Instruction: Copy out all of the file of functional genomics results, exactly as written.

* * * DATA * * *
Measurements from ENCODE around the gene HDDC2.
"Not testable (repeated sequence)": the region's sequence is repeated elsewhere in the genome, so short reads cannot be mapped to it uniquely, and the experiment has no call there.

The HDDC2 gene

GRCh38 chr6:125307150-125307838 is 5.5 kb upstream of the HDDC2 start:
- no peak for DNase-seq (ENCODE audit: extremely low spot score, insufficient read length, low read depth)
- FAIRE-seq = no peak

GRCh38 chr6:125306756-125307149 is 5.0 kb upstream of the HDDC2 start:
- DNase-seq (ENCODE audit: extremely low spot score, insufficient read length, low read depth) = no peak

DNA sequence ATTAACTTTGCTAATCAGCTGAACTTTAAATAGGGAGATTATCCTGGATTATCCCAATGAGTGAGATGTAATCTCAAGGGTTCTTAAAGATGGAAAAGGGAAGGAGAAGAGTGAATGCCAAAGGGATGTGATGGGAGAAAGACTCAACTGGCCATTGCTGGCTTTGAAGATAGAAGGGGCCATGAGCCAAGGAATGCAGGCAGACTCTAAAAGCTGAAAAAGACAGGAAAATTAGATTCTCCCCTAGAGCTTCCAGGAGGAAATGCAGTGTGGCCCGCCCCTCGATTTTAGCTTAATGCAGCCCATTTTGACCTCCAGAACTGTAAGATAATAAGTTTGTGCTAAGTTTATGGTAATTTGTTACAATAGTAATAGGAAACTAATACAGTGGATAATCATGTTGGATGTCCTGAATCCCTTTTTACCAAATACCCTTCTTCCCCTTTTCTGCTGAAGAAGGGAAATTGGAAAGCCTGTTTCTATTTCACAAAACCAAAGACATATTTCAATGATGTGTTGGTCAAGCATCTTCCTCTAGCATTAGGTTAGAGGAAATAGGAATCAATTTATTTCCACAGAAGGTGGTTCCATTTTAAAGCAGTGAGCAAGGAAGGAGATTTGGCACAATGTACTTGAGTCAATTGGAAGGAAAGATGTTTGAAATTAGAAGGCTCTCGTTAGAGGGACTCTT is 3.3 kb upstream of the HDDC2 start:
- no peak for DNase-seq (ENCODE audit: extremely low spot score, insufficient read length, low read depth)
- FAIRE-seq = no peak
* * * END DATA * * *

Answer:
Measurements from ENCODE around the gene HDDC2.
"Not testable (repeated sequence)": the region's sequence is repeated elsewhere in the genome, so short reads cannot be mapped to it uniquely, and the experiment has no call there.

The HDDC2 gene

GRCh38 chr6:125307150-125307838 is 5.5 kb upstream of the HDDC2 start:
- no peak for DNase-seq (ENCODE audit: extremely low spot score, insufficient read length, low read depth)
- FAIRE-seq = no peak

GRCh38 chr6:125306756-125307149 is 5.0 kb upstream of the HDDC2 start:
- DNase-seq (ENCODE audit: extremely low spot score, insufficient read length, low read depth) = no peak

DNA sequence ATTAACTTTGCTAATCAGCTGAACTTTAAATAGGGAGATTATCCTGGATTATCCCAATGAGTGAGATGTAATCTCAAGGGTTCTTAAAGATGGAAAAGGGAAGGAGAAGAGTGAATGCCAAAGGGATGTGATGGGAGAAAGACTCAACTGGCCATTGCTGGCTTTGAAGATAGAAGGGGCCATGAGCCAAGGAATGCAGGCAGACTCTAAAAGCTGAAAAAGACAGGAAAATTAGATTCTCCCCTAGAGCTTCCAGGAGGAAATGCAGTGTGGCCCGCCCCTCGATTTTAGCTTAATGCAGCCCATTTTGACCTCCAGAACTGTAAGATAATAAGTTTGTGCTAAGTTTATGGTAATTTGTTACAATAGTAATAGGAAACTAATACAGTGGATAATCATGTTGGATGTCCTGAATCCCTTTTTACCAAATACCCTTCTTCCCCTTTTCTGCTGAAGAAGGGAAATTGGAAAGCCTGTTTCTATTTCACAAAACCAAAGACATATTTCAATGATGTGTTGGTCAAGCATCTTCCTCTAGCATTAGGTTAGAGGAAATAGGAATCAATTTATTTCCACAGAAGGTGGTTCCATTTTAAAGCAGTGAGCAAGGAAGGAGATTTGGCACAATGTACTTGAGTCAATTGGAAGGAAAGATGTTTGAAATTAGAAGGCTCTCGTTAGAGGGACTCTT is 3.3 kb upstream of the HDDC2 start:
- no peak for DNase-seq (ENCODE audit: extremely low spot score, insufficient read length, low read depth)
- FAIRE-seq = no peak